1. “The meaning here is to ‘captivate by falsehood’.” The Galatians were so charmed by the message of the Judaizers that they “strayed from the gospel of faith in the crucified Christ.” See J.W.D.H., “Bewitch,” The International Standard Bible Encyclopedia, Volume I, Geoffrey W. Bromiley, General Editor (Grand Rapids: William B. Eerdmans Publishing Company, 1979) 481. Of the Galatians, Bruce points out that their “new behavior was so strange, so completely at odds with the liberating message which they had previously accepted, that it appeared as if someone had put a spell on them.” See F.F. Bruce, The Epistle to the Galatians, A Commentary on the Greek Text (Grand Rapids: William B. Eerdmans Publishing Company, 1982) 148. 
2. Paul’s use of the word “bewitched” (Greek, baskainō), suggests the believers were “mislead by an evil eye.” See W. E. Vine, Merrill F. Unger, and William White, Jr., An Expository Dictionary of Biblical Words (Nashville: Thomas Nelson Publishers, 1984) 117. The word may indicate that a form of ancient Kabalistic mysticism was influencing the congregation. Thayer states that baskainō refers to “those who lead others into error by wicked arts.” See John Henry Thayer, Greek-English Lexicon of the New Testament (Grand Rapids: Zondervan Publishing House, 1975 Reprint) 98.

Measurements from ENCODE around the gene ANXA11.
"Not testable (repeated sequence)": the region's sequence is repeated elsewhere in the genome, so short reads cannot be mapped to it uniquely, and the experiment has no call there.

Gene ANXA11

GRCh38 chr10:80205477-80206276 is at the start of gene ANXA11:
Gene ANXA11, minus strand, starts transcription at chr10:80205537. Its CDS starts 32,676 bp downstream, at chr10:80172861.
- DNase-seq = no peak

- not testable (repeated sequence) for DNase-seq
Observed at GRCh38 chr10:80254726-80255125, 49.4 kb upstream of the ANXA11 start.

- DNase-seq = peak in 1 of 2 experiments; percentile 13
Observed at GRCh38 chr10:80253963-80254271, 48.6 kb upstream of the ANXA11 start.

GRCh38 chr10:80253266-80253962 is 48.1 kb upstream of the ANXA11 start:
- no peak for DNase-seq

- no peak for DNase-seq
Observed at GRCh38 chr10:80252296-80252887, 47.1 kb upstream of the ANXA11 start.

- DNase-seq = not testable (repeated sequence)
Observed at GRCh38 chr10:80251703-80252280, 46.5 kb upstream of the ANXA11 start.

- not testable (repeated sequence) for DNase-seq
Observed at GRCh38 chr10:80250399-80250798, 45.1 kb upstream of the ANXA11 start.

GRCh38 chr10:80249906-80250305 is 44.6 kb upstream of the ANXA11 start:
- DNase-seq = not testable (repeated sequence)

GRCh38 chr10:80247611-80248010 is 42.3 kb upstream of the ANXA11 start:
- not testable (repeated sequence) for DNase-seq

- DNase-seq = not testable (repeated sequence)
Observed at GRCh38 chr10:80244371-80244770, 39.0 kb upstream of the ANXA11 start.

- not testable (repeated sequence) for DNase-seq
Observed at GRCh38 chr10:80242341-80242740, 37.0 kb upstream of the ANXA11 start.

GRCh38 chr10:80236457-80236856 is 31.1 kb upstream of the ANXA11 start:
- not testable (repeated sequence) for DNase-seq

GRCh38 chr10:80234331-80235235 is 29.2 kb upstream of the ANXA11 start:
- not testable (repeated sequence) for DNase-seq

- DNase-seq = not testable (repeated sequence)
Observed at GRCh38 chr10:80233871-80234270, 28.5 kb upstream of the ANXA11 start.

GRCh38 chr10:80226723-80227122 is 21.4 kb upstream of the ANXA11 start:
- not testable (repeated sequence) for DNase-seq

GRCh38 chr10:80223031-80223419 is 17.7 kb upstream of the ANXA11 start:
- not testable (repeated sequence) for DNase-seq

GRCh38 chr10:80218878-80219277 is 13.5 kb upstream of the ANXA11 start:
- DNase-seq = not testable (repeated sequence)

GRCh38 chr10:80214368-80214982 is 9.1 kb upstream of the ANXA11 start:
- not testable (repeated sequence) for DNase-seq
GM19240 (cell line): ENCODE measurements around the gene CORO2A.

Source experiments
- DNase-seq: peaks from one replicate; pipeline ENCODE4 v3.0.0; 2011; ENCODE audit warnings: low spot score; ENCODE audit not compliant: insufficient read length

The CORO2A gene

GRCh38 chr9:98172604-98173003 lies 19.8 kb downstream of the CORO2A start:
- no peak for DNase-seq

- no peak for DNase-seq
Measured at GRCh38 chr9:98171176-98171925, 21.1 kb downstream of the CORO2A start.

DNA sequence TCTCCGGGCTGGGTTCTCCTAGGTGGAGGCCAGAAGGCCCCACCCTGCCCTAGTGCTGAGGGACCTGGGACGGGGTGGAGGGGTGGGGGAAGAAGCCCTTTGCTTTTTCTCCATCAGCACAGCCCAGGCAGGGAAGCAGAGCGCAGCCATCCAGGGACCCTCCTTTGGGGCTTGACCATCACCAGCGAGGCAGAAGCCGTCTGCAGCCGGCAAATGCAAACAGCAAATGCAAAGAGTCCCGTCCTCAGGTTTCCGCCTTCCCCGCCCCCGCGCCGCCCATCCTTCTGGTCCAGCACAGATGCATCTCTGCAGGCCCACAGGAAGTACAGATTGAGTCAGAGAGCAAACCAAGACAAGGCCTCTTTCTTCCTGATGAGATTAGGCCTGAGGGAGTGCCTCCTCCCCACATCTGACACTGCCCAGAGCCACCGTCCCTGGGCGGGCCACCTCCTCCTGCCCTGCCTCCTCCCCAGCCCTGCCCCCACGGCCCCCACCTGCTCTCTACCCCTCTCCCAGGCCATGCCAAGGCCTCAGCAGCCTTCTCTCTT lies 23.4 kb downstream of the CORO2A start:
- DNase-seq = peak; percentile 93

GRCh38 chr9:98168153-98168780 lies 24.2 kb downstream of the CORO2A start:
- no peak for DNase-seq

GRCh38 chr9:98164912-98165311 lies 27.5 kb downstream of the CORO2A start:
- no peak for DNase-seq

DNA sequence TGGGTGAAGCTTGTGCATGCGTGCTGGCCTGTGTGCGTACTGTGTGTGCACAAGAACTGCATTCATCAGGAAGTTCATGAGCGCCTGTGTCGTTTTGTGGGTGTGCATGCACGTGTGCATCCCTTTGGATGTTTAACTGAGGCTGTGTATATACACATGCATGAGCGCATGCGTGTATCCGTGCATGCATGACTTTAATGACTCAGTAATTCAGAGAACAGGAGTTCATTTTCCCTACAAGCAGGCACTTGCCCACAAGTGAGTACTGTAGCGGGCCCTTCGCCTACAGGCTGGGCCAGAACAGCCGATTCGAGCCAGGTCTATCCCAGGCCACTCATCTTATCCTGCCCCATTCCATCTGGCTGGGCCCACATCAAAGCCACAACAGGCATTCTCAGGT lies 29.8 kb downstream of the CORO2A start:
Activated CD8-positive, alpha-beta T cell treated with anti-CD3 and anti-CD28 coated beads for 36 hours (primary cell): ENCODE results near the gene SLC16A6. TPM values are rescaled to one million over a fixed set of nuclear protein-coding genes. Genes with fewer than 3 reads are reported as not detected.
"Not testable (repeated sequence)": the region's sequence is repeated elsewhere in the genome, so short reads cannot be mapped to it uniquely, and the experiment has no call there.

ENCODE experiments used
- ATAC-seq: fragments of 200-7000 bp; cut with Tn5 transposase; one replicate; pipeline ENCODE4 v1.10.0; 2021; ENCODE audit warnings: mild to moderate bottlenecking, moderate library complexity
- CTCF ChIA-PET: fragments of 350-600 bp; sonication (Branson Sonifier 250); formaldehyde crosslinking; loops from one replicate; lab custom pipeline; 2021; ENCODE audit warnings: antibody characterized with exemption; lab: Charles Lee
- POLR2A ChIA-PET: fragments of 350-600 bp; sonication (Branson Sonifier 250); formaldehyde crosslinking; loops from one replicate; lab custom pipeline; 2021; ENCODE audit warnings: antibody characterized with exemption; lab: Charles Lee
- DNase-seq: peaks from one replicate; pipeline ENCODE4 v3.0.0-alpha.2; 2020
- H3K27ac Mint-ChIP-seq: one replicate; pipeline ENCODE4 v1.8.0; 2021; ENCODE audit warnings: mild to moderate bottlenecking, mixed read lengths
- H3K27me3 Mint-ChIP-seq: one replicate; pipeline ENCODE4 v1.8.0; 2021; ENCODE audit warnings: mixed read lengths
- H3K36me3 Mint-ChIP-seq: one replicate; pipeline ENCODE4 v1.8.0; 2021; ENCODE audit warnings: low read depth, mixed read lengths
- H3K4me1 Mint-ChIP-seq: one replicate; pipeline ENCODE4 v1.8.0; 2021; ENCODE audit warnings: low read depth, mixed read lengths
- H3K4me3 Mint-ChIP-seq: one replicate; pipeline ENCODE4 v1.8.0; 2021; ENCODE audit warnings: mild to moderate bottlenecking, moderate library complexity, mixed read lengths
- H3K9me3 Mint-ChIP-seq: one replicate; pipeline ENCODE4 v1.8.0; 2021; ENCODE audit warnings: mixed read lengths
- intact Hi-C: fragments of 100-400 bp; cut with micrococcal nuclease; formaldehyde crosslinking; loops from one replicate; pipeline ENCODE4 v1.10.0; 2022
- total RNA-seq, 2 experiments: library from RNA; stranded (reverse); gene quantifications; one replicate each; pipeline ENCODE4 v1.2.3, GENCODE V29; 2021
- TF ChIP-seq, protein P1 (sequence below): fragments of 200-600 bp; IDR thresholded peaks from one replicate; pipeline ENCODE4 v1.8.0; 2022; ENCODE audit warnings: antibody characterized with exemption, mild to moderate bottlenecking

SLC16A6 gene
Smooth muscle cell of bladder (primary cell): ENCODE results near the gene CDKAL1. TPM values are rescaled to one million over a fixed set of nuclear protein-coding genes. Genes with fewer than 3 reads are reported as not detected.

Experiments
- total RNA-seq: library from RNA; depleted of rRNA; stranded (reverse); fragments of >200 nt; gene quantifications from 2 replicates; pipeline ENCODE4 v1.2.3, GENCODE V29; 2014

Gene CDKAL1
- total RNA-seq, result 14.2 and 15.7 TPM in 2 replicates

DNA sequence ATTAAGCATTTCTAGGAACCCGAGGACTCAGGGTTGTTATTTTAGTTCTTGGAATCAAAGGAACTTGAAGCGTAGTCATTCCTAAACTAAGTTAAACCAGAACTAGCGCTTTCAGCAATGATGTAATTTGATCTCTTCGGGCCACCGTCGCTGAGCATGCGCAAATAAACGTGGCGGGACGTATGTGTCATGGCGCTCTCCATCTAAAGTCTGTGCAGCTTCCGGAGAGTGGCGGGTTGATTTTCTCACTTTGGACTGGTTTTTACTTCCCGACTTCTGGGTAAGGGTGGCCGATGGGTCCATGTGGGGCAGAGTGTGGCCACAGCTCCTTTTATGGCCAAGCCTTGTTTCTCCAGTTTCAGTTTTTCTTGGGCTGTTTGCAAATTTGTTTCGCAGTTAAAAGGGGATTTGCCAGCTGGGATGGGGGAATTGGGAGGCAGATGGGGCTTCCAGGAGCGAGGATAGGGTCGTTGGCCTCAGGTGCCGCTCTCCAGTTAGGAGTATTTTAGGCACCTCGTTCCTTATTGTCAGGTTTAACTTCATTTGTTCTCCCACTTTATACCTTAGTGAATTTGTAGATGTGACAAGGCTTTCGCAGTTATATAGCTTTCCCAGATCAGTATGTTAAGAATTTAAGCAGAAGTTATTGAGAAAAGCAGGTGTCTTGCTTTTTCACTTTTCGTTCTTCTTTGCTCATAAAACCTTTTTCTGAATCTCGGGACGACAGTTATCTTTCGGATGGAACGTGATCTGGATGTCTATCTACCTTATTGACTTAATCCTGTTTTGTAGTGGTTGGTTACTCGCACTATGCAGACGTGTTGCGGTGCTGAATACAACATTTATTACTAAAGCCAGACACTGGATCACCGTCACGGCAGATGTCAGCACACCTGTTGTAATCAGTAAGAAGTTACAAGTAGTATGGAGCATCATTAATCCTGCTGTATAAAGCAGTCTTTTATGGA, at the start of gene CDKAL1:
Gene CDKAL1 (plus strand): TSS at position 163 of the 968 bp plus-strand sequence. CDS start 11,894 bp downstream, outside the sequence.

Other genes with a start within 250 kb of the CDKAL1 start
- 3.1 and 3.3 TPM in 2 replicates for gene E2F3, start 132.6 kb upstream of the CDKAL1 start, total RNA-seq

3. In agreement with Horowitz’s book which will be cited next, Harold Bloom notes that if considered a religion (and it is), “Gnosticism... is now, and has been, the hidden religion of the United States, the American Religion proper.” The American Religion: The Emergence of the Post-Christian Nation (New York: Simon & Schuster, 1992) 50. 
4. Mitch Horowitz, Occult America, The Secret History of How Mysticism Shaped Our Nation (New York: Bantam Books, a division of Random House, Inc., 2009) 257. 
5. Ibid. 
6. Italics mine, ibid. 256. In his use of the word “evangelism,” I believe the author to have meant “evangelicalism.” Evangelism refers to an activity. Evangelicalism refers to the movement Horowitz cites. 
7. Ibid. 
8. Larry DeBruyn, Church on the Rise, Why I am not a “purpose-Driven” Pastor (Indianapolis: Moeller Printing Company, Inc, 2007) 39-64. 
9. “The Philosophy of New Thought,” Affiliated New thought Network, 2006. Online at, 
10. Sydney E. Ahlstrom, A Religious History of the American People (New Haven: Yale University Press, 1972) 1019. 
11. Ahlstrom calls Trine the “patriarch of the modern health and harmony tradition.” Ibid. 1030. The Front Matter of one of his books states: “Within yourself lies the cause of whatever enters your life. To come into the full realization of your own awakened interior powers is to be able to condition your life in exact accord with what you would have it.” See Ralph Waldo Trine, In Tune with the Infinite or, Fulness of Peace Power and Plenty (New York: Dodge Publishing Company, 1910).